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Unemployment 101: Who pays for jobless benefits, anyway?

Employers pay state and federal taxes to cover all those unemployment checks. But with unemployment at 9 percent, those taxes aren't enough, leaving some states in dire straits.

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In 2014, Mr. Obama would deepen the wage base on which employers pay for unemployment. Currently, companies pay their federal unemployment tax on the first $7,000 of each employee’s salary. That rate has been the same since 1983, when Ronald Reagan was president. Obama is expected to ask that the base level for the tax be raised to $15,000, or about where it would be if it were adjusted for inflation. Because states are required to set their wage bases at least at the federal level, the increase would mean that states with wage bases of less than $15,000 would have to increase them to at least that level.

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Won’t that be a tax increase?

It could be. Each state would have the option to adjust the rate that companies in their state pay. A state could actually cut the rate, if its unemployment fund became solvent as the economy recovered.

How much do companies currently pay?

The average state unemployment insurance (UI) tax in 2008 was $274 per employee, according to CBPP.

The basic federal tax is $56 per employee, but this will start increasing in $21-per-employee increments over the next two years, if no action is taken by Congress.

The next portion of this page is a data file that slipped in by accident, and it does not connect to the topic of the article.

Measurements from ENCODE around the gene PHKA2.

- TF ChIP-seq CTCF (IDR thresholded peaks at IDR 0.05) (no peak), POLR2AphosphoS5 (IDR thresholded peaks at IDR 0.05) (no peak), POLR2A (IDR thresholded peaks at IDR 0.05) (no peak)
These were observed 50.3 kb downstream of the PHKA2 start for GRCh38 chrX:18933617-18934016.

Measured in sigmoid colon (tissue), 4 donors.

Are there other plans?

Yes. On Wednesday, the CBPP proposed a gradual increase in the wage base, a moratorium on state interest payments on their UI loans, and a postponement for two years on the federal tax increases currently mandated to repay the loan principal.

Also on Wednesday, the Center for American Progress think tank proposed that the US government forgive loans to states that have borrowed to keep their unemployment insurance systems solvent. It proposes rewarding states that have maintained positive balances. In addition, the center's plan would increase the federal government’s role during times of high unemployment and reduce the wide disparity in eligibility rules and benefits across the states.

Do the Republicans have a plan?

House majority leader Eric Cantor of Virginia suggests immediately suspending the federal unemployment tax, to save employers $56 per worker per year.

This would cost $7 billion a year. “With the spending we are cutting, I don’t think finding offsets is a problem,” says Brendan Buck, a spokesman for House Speaker John Boehner of Ohio.

Republicans would also require that people receiving unemployment checks work in a part-time job for a six-week trial period. Cantor says this results in faster returns to work and fewer unemployment payments, thus lowering state unemployment taxes.

What is the likelihood Congress will approve Obama’s plan?

Republicans now control the House of Representatives, and some of their key leaders have already said they oppose the Obama plan. In the Senate, Sen. Orin Hatch (R) of Utah is opposed to the plan, calling it "job-destroying."

RELATED: Job market's still tough. Seven ways to reenergize your job search.

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